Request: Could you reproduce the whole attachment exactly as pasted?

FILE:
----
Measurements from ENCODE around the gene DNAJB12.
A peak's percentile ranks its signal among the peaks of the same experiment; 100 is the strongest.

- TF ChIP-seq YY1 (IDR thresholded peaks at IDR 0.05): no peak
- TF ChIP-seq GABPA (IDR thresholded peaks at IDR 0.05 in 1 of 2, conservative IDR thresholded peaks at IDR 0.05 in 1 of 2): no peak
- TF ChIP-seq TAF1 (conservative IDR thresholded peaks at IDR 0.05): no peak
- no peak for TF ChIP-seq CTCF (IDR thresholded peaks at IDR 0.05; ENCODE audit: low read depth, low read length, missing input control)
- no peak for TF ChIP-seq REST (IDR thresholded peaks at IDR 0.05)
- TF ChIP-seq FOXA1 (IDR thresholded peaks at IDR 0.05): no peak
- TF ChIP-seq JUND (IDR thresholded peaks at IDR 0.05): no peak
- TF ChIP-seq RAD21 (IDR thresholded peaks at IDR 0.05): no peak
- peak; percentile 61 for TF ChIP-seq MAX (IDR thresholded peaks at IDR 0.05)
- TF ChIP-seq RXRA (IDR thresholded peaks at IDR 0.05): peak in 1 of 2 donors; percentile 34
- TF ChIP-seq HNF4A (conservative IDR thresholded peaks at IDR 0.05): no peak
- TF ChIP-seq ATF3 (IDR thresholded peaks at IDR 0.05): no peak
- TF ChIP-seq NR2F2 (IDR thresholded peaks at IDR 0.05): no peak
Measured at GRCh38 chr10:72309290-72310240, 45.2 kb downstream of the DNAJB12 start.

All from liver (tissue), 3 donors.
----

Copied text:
Measurements from ENCODE around the gene DNAJB12.
A peak's percentile ranks its signal among the peaks of the same experiment; 100 is the strongest.

- TF ChIP-seq YY1 (IDR thresholded peaks at IDR 0.05): no peak
- TF ChIP-seq GABPA (IDR thresholded peaks at IDR 0.05 in 1 of 2, conservative IDR thresholded peaks at IDR 0.05 in 1 of 2): no peak
- TF ChIP-seq TAF1 (conservative IDR thresholded peaks at IDR 0.05): no peak
- no peak for TF ChIP-seq CTCF (IDR thresholded peaks at IDR 0.05; ENCODE audit: low read depth, low read length, missing input control)
- no peak for TF ChIP-seq REST (IDR thresholded peaks at IDR 0.05)
- TF ChIP-seq FOXA1 (IDR thresholded peaks at IDR 0.05): no peak
- TF ChIP-seq JUND (IDR thresholded peaks at IDR 0.05): no peak
- TF ChIP-seq RAD21 (IDR thresholded peaks at IDR 0.05): no peak
- peak; percentile 61 for TF ChIP-seq MAX (IDR thresholded peaks at IDR 0.05)
- TF ChIP-seq RXRA (IDR thresholded peaks at IDR 0.05): peak in 1 of 2 donors; percentile 34
- TF ChIP-seq HNF4A (conservative IDR thresholded peaks at IDR 0.05): no peak
- TF ChIP-seq ATF3 (IDR thresholded peaks at IDR 0.05): no peak
- TF ChIP-seq NR2F2 (IDR thresholded peaks at IDR 0.05): no peak
Measured at GRCh38 chr10:72309290-72310240, 45.2 kb downstream of the DNAJB12 start.

All from liver (tissue), 3 donors.